I am proud to consider William S. Burroughs a literary ancestor, and it pains me that while we were both alive at the same time, I could never know him. I was eight when he died in 1997, and I would not even know who he was until I was in high school, which is always a good time to discover Burroughs. He was the outsider, the person who just didn’t fit into society, and as someone with autism I knew how he felt. In my final yearbook, in the section were you give an inspiring quote, my choice was one by William S. Burroughs. “I know I’m some kind of interplanetary agent but I don’t think my signals are decoding properly.” Burroughs taught me to stay strong even in the face of a world that seems, and in some cases is, malevolently against you.

8. The Savage Detectives, Roberto Bolano
200px-LosDetectivesSalvajes    So I read On the Road in high school. It was alright, I can’t fault Kerouac’s use of language, but it didn’t really get to me. I didn’t become an instant Kerouac devotee, as an author I struggle with him which is probably one of the greatest complements you can give an author in my opinion. I still kind of think of Kerouac as a really messed up Catholic with alcoholism, a fear of women, an embarrassing romanticism about black people, and someone who bought into the toxic myth of the American dream, a mass delusion I would personally like to see die slowly in a fire. So yeah, I was never really that into the whole Kerouac thing, the whole guys going on a road trip to find themselves was not the story I latched onto.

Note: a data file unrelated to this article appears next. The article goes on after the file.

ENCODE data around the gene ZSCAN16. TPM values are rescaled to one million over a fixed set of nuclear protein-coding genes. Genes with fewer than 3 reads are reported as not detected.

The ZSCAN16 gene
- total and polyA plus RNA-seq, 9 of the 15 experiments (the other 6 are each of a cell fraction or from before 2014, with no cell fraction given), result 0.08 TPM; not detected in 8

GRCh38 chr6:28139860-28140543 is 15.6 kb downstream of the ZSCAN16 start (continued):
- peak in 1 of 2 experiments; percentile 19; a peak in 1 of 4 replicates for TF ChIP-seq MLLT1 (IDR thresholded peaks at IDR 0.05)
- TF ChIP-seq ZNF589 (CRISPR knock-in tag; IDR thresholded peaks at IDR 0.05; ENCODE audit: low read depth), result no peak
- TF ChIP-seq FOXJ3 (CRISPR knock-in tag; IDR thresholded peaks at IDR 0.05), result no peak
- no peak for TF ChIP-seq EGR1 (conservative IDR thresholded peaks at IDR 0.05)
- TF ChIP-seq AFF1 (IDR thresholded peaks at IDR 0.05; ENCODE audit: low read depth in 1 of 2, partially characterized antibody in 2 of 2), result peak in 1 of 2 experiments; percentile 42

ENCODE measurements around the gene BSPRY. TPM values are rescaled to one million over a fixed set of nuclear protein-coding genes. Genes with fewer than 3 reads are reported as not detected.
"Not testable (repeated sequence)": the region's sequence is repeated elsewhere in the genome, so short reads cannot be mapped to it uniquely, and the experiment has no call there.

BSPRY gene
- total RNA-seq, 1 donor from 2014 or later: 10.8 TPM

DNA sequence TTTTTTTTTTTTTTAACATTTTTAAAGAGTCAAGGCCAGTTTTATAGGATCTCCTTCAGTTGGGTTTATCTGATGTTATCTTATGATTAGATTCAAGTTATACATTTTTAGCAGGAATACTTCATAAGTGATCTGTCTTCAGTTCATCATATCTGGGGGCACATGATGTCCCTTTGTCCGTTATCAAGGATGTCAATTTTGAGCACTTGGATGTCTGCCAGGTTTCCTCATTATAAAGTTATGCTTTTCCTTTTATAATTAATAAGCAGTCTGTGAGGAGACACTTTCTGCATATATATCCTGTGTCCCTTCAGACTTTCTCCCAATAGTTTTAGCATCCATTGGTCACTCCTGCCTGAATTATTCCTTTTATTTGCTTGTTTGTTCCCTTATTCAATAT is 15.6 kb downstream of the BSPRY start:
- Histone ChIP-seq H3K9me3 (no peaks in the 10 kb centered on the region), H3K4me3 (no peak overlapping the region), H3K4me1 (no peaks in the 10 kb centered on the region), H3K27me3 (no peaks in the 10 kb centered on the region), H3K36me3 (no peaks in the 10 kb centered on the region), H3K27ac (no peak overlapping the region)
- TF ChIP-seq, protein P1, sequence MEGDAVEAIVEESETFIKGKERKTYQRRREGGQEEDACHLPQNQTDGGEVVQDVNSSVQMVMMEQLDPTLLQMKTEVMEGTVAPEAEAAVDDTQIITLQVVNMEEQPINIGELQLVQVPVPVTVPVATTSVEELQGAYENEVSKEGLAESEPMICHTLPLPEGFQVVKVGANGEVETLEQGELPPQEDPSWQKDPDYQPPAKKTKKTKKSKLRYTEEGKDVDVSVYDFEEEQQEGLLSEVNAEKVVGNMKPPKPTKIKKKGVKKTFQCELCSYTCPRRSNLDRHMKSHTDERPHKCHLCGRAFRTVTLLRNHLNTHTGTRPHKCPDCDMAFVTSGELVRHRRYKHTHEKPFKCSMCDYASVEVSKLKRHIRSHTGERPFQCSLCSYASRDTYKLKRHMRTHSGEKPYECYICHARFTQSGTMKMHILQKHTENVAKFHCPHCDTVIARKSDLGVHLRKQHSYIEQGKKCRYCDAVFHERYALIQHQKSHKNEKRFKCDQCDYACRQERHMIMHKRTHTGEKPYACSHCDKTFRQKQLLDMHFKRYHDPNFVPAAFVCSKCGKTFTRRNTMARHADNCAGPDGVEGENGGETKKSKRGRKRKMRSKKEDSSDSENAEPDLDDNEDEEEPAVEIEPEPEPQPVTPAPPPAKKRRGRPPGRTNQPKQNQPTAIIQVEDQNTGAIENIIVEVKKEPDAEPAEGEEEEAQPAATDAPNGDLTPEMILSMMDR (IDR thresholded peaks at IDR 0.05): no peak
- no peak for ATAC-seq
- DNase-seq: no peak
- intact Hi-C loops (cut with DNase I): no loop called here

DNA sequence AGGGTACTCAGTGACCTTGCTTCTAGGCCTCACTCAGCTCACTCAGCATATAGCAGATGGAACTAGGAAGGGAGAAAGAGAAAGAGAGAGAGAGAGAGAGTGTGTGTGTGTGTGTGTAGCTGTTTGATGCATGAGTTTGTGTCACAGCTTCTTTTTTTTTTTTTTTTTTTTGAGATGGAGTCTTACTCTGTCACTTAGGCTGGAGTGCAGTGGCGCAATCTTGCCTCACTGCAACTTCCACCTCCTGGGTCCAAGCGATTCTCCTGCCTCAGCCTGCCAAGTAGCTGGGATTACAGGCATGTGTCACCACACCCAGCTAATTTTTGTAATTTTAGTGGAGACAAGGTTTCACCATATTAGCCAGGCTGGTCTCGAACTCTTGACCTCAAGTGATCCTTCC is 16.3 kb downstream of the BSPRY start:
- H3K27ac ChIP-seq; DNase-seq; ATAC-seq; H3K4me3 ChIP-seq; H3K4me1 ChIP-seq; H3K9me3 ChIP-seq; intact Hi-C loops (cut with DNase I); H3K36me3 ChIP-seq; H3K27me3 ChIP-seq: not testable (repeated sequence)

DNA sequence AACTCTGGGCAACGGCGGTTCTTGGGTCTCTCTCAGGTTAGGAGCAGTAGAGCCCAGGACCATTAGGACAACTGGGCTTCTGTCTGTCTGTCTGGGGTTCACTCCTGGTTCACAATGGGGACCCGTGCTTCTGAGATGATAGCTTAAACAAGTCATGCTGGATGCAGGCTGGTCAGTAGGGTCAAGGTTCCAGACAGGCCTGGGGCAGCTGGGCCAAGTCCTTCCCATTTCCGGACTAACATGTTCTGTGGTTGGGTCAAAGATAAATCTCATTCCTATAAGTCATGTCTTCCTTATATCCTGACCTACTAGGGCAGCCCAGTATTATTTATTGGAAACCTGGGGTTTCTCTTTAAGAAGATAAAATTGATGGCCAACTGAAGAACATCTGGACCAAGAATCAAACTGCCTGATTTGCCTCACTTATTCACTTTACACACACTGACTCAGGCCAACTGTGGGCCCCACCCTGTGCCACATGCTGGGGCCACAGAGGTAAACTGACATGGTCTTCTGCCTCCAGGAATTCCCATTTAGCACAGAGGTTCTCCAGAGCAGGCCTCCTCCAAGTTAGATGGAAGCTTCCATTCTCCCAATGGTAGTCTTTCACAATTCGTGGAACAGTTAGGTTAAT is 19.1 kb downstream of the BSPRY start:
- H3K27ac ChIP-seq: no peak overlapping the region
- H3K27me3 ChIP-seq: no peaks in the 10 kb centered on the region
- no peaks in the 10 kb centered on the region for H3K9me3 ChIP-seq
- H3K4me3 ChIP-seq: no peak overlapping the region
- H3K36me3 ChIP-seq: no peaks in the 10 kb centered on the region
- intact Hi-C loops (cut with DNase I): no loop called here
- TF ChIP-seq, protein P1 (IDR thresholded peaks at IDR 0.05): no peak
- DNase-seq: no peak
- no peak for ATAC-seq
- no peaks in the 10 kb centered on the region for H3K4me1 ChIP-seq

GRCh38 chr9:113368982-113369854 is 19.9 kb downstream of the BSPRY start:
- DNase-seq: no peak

For me, the story of bohemian poets mad to live did not come from Kerouac’s 50’s Americana, but from  an exiled Chilean punk kid from Mexico. Maybe it’s something to do with my generation. When Kerouac was a novelist for baby bombers, it was a time to expand, to write ecstatic prose about road trips. I’m a Millennial, economically I’m watching a shrinking, and the sense of apocalyptic nihilism that pervades my time period is one that also pervades The Savage Detectives.
When reading it, during the early years of my university career, I realized this was a book I would read again. Not in the sense of “I like this book I should read it again,” but that it was a book I had to read again. It starts in the world I was in, the world of a university student with bohemian tendencies, with maybe a foot into some less than savory worlds. It then goes into the lives of the two poets, Arturo Belano and Ulises Lima, as they meander across four continents, lost and directionless, without the romance (or self-delusion) of Kerouac. Unlike Kerouac, Bolano became an adult, kicked his own addictions, and managed to write about it all without Kerouac’s obsessions with sin and sainthood.

9. The Man in the High Castle, Philip K. Dick